Lebanon Glad about Free Russian MiG-29 Fighters, but Wants Helicopters Instead

Lebanon is grateful for Russia’s MiG-29 fighter jets, which Russia promised to give to the Mideastern country as a gift. However, Lebanese officials wonder whether the country really needs them. Lebanon tries to find out if Russia could replace the fighters with something else.

Lebanese President Michel Suleiman, who is currently visiting Russia, said that Lebanon would have to evaluate its technical opportunities to understand where the jets could be deployed and decide if Lebanese pilots and specialists would be ready to service the Russian aircraft.

Moscow announced its intention to deliver ten fighter jets to Lebanon free of charge in December of 2008. It was said that the jets would arrive in the country in 2010. One Mig-29 costs approximately $30 million. The gift therefore totals $300 million.

The Lebanese president stated that the Russian initiative showed a very positive influence on the morale of the Lebanese army against the background of the informal embargo in the world to deliver military hardware to Lebanon.

“Special committees of the two countries are investigating the issues of the delivery of the planes and decide whether they are needed in Lebanon,” the Lebanese president said.

Russia and Lebanon also try to find out an opportunity to replace the MiG fighters with something else.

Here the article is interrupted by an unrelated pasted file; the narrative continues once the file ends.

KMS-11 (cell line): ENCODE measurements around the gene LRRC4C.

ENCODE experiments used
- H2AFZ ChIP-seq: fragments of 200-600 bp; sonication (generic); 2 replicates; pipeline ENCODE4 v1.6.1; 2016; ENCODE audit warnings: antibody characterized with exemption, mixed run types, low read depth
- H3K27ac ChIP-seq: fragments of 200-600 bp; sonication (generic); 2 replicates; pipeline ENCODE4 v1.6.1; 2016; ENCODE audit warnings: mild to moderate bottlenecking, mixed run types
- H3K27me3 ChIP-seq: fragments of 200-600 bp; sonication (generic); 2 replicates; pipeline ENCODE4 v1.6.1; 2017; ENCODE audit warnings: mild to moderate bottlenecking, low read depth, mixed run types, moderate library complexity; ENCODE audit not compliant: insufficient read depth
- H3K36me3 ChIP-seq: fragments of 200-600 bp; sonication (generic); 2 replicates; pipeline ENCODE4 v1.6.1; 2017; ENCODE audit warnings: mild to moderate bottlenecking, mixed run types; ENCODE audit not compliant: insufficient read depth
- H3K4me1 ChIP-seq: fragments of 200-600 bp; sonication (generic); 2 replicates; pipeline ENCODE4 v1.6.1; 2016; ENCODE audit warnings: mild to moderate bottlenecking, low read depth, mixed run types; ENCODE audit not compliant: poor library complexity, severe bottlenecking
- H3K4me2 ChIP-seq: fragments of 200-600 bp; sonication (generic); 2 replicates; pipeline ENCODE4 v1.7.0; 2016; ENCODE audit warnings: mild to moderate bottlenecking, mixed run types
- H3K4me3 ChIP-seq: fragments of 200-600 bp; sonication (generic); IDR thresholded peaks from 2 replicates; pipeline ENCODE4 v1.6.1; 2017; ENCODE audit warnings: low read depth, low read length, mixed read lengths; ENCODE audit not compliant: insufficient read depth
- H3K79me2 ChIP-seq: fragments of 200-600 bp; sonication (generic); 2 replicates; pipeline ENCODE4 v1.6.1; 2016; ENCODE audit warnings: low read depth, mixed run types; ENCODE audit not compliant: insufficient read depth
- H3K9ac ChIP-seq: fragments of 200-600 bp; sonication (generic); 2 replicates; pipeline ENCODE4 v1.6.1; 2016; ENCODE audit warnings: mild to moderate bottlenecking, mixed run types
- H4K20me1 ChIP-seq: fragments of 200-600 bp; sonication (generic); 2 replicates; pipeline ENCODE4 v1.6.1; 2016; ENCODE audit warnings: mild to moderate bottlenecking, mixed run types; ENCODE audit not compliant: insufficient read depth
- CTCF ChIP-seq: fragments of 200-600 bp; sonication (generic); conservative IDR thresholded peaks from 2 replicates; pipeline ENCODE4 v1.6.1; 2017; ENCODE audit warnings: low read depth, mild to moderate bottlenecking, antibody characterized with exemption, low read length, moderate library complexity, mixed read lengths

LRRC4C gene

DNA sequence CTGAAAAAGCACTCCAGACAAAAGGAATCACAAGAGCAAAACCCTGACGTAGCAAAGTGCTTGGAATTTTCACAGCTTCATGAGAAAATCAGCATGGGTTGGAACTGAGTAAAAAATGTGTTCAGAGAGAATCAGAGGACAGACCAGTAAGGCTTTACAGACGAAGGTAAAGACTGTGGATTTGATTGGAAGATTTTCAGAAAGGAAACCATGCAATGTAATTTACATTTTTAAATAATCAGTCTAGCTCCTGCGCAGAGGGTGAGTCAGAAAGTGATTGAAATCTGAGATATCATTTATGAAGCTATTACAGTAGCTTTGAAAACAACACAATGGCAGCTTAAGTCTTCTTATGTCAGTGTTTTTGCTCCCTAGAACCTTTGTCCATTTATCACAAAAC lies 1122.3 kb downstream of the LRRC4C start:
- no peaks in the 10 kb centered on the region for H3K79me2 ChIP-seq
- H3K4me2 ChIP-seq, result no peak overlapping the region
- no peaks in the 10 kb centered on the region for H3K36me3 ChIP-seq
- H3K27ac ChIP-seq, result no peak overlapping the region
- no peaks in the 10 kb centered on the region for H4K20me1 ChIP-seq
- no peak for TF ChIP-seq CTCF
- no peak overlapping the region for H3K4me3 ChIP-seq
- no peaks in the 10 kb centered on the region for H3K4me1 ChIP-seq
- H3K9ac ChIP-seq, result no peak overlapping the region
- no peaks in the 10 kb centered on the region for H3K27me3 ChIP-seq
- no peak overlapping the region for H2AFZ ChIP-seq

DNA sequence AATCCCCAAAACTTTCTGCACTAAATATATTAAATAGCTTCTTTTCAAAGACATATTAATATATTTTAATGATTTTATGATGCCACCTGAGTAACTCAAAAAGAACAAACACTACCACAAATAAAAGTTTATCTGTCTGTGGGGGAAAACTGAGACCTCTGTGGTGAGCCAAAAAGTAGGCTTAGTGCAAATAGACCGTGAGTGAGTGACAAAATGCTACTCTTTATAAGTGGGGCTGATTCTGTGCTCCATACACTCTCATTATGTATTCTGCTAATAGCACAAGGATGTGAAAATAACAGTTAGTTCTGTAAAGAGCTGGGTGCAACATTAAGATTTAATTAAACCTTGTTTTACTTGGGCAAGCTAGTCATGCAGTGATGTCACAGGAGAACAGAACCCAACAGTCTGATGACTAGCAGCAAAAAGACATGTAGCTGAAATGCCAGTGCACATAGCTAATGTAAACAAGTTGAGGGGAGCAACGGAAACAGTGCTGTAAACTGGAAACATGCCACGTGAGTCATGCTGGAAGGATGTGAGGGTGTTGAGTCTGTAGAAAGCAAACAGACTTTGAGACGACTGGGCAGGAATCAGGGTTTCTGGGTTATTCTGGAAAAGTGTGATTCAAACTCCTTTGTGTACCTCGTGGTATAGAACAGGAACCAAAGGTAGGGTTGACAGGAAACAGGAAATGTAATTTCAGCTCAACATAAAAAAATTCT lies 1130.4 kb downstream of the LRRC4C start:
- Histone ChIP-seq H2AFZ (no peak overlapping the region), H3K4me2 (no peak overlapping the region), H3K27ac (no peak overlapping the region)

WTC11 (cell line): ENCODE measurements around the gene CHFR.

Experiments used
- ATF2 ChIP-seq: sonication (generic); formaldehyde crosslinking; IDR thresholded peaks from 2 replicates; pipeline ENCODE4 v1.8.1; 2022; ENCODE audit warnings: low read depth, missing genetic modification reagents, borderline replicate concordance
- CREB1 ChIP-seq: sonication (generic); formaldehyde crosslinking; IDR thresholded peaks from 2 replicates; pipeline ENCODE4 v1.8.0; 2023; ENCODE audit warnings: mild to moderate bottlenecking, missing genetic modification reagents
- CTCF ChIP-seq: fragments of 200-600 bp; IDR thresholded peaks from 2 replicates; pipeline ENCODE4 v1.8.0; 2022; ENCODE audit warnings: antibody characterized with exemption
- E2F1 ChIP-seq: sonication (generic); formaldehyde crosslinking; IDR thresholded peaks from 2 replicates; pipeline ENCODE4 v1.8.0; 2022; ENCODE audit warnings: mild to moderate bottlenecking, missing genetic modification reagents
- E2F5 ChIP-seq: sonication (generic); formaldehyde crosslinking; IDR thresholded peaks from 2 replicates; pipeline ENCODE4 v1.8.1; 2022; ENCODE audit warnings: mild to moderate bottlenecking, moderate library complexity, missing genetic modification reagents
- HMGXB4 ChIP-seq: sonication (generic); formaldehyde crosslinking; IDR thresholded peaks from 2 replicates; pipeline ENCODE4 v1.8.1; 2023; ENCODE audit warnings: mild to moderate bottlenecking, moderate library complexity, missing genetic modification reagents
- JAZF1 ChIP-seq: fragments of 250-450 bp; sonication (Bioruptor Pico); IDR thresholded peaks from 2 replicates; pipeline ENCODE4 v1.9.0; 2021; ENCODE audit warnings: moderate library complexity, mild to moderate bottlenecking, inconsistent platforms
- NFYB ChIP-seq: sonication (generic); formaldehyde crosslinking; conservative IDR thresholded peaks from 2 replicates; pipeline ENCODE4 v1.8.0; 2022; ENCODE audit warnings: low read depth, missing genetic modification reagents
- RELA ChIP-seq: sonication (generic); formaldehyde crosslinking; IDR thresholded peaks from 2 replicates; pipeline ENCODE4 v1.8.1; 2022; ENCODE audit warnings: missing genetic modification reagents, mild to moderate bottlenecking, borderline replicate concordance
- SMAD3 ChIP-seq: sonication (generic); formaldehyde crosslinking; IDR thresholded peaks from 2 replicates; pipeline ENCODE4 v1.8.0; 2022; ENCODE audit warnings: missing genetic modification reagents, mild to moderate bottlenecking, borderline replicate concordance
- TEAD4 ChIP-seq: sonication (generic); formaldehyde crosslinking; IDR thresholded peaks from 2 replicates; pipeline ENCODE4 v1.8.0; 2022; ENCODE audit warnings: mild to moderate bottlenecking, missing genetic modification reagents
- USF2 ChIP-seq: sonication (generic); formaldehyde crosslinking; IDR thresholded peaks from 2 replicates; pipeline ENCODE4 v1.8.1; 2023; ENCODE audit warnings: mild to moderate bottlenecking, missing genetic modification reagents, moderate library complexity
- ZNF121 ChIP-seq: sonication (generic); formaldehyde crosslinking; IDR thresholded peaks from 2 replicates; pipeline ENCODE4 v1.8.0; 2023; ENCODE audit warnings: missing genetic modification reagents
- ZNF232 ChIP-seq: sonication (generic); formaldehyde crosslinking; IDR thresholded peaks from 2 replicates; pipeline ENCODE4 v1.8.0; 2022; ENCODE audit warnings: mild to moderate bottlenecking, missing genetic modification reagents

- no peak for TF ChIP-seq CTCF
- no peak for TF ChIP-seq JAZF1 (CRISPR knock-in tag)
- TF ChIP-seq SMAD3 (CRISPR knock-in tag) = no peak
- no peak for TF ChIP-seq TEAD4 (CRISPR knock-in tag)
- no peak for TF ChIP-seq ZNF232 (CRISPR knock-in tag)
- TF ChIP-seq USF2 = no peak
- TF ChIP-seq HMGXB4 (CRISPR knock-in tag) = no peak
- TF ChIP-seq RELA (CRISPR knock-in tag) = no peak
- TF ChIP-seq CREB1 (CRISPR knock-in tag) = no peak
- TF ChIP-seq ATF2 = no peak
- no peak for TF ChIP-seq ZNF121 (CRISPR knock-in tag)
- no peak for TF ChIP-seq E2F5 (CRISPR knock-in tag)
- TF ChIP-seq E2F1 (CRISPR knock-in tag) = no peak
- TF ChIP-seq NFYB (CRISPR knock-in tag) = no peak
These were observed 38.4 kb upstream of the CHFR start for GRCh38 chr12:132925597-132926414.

“Maybe, the Lebanese would master a different model of the Russian aircraft faster and easier,” Suleiman said.

He added that Lebanon considered other planes or helicopters as an alternative.

“We need combat helicopters indeed. Most likely, helicopters will be our choice,” Michel Suleiman said.

Speaking about the issues of the regulation of the conflict in the Middle East, Suleiman said that Lebanon was expecting Russia’s assistance at this point too.

The president of Lebanon also spoke about the disarmament of Hezbollah, a non-governmental armed organization.

“The members of Hezbollah are our citizens. The question of arms is quite solvable. They do not carry arms openly. Of course, the arms will be left in Lebanon, for the governmental army. However, it will happen only after there is no threat to the country,” he said.

Vremya Novostei

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Author`s name Dmitry Sudakov